Infinite case ends – with limited award of damages for infringing copies of Eminem’s album

June 28, 2021
Musician performing at a concert

The Intellectual Property Enterprise Court has assessed damages for copyright infringement by making unauthorised vinyl copies of Eminem’s first album, Infinite.[1]

On the facts, the IPEC rejected damages claims based on:

(a) loss of opportunity to license a third party to coincide with the 20th anniversary of Infinite; and/or

(b) losses arising from the licence that the claimant would have offered the defendant for releasing the album. 

Instead, the IPEC assessed damages on the basis of a reasonable royalty for the defendant’s actual sales of the record, assuming a negotiation between a willing licensor and willing licensee.  That resulted in a putative fee of £2.50 per unit, plus interest.


While this case does not establish any new point of law, it provides a helpful illustration of the law that the court is likely to apply when deciding whether there has been a loss of opportunity to grant a licence to a third party, and what might be considered to be a reasonable royalty, based on the notion of a willing licensor/licensee negotiation.  It also confirms several factors that may (or may not) be useful when establishing whether a contract is a relevant comparable for the purposes of assessing the hypothetical bargain between parties to a dispute in this context.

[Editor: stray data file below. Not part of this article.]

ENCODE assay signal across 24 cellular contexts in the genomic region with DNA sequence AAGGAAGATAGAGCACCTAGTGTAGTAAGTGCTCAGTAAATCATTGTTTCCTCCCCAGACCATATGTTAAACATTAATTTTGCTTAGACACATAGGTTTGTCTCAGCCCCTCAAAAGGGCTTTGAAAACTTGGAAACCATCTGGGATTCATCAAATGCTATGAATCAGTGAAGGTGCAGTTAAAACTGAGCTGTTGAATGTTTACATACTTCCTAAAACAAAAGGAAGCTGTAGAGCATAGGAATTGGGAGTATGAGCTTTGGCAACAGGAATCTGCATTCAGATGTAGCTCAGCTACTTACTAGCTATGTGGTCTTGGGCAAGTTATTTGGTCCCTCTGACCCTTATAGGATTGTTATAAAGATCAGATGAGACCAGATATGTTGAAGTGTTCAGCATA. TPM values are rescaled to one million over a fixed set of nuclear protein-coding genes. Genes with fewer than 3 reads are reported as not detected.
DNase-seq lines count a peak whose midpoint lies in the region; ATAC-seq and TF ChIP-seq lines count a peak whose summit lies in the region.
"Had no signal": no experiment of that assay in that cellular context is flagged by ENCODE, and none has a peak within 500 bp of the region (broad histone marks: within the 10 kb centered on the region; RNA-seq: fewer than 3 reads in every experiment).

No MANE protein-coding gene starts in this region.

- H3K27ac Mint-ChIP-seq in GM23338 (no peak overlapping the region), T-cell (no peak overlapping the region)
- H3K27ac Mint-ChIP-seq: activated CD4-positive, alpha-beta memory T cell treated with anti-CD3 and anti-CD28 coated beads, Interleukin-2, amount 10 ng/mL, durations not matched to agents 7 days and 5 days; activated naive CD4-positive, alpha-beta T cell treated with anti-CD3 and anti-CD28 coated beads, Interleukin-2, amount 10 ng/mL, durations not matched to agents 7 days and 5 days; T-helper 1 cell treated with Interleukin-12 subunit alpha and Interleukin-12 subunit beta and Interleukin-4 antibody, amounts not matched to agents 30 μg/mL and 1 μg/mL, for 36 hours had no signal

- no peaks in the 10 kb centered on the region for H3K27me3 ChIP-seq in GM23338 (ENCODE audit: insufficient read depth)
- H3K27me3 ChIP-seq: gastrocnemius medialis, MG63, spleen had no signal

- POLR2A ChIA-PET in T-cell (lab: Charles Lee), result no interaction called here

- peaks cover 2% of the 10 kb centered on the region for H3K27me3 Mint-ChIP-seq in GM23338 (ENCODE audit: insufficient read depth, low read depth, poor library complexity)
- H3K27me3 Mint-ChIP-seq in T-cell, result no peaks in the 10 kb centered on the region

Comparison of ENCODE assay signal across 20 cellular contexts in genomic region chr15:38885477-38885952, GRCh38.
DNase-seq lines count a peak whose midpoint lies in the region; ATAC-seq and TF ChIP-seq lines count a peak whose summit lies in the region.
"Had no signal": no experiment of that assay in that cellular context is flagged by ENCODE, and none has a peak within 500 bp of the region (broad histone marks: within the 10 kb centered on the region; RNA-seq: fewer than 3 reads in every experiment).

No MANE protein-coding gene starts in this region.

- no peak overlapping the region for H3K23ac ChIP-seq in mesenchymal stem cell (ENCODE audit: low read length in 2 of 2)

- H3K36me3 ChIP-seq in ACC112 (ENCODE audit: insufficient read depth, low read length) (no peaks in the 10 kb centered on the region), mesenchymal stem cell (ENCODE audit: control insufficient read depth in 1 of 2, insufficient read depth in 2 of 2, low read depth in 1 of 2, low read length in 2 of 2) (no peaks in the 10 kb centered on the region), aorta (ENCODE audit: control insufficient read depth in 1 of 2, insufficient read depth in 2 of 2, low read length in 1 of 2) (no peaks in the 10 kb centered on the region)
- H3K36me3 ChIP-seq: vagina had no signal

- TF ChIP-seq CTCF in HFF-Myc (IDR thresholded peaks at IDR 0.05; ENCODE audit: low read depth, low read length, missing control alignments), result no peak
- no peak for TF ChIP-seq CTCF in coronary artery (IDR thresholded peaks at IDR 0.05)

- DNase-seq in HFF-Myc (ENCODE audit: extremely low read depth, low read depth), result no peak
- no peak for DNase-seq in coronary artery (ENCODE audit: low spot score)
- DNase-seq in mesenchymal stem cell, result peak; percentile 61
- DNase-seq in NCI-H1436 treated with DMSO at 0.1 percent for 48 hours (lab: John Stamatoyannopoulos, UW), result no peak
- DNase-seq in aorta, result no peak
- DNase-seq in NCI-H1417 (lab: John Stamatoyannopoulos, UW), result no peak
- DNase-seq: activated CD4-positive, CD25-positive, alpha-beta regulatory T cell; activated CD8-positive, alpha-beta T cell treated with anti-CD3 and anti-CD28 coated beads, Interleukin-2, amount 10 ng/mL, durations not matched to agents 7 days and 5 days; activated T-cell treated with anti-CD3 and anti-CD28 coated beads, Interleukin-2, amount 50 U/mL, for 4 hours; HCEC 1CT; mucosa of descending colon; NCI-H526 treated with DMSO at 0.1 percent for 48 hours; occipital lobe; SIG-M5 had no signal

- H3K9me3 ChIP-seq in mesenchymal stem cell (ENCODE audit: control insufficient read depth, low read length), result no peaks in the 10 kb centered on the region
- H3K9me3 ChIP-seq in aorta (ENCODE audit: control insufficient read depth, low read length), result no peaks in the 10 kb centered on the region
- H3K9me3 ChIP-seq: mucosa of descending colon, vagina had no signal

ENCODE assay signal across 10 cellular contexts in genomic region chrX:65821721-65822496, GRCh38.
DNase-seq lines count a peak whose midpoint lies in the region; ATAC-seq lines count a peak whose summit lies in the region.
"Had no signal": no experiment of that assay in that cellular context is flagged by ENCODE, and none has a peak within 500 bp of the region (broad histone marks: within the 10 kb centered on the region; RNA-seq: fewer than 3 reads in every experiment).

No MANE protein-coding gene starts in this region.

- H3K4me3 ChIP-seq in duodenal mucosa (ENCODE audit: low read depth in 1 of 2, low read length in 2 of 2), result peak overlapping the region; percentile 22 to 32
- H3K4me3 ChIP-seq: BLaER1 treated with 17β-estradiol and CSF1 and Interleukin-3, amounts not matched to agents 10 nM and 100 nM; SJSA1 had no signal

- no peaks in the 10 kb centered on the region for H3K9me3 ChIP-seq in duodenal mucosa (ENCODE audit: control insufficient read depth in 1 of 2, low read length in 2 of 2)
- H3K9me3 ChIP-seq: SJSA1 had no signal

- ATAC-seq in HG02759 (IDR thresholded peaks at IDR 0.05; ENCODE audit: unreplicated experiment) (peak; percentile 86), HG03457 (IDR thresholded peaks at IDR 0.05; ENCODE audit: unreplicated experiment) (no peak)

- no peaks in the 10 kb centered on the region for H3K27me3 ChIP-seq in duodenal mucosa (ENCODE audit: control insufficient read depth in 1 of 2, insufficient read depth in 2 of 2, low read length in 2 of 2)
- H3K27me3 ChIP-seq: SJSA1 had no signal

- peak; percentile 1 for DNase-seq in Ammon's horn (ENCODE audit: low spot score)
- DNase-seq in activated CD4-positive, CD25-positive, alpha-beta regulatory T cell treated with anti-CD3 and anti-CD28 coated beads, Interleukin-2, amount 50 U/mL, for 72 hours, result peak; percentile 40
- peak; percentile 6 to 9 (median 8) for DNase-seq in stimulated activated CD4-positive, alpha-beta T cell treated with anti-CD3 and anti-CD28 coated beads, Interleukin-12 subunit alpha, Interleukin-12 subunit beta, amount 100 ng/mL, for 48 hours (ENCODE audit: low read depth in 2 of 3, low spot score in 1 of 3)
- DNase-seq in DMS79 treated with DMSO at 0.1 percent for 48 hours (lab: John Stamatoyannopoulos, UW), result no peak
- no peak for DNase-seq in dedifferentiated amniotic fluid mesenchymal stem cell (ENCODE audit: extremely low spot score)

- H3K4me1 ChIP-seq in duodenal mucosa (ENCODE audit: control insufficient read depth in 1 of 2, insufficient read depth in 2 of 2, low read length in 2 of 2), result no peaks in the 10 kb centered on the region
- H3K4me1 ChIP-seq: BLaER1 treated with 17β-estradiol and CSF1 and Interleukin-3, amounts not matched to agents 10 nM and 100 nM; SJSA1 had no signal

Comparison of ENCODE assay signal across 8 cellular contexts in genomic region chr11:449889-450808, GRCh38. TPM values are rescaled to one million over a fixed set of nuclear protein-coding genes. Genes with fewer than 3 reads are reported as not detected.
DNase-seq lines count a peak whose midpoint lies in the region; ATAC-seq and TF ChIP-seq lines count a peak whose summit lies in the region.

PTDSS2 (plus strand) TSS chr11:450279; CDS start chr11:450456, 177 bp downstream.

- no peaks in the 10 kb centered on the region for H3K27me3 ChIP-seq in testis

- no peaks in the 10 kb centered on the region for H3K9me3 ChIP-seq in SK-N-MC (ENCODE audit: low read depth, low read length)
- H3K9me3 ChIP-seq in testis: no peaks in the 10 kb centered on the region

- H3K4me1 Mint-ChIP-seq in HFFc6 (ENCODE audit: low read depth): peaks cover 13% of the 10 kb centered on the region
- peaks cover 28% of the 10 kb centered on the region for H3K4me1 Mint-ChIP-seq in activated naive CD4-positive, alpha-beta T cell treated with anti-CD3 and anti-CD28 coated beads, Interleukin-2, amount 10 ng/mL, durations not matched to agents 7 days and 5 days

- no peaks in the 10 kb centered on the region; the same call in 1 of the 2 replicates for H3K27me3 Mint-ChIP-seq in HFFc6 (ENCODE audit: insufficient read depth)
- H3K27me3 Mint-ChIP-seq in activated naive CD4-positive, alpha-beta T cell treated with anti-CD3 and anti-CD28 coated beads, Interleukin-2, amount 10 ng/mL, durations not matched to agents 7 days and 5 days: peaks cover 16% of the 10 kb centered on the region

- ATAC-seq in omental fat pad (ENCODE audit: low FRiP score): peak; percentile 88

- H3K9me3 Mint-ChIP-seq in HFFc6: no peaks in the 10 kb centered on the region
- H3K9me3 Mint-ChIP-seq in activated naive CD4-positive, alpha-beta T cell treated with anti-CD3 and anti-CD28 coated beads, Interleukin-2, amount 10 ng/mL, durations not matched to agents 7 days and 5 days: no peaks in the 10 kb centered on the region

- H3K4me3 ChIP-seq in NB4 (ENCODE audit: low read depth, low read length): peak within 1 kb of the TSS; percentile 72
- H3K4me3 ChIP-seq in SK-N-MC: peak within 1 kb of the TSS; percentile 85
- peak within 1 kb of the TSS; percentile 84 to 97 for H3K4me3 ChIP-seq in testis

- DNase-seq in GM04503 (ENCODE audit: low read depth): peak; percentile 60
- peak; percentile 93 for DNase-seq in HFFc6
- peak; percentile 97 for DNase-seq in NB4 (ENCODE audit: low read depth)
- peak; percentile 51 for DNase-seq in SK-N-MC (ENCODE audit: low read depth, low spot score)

Finally, it serves as a reminder that the courts tend to be conservative in their approach to awarding damages.  The sum awarded in this case was a tiny fraction of the £288,209 claimed by the claimant.

To read the full article, click here Written for Entertainment Law Review.

[1] FBT Productions, LLC v Let Them Eat Vinyl Distribution Ltd [2021] EWHC 932 (IPEC) (20 April 2021).

Tom IversonTom Iverson
Tom Iverson
Tom Iverson
Rachael HeeleyRachael Heeley
Rachael Heeley
Rachael Heeley

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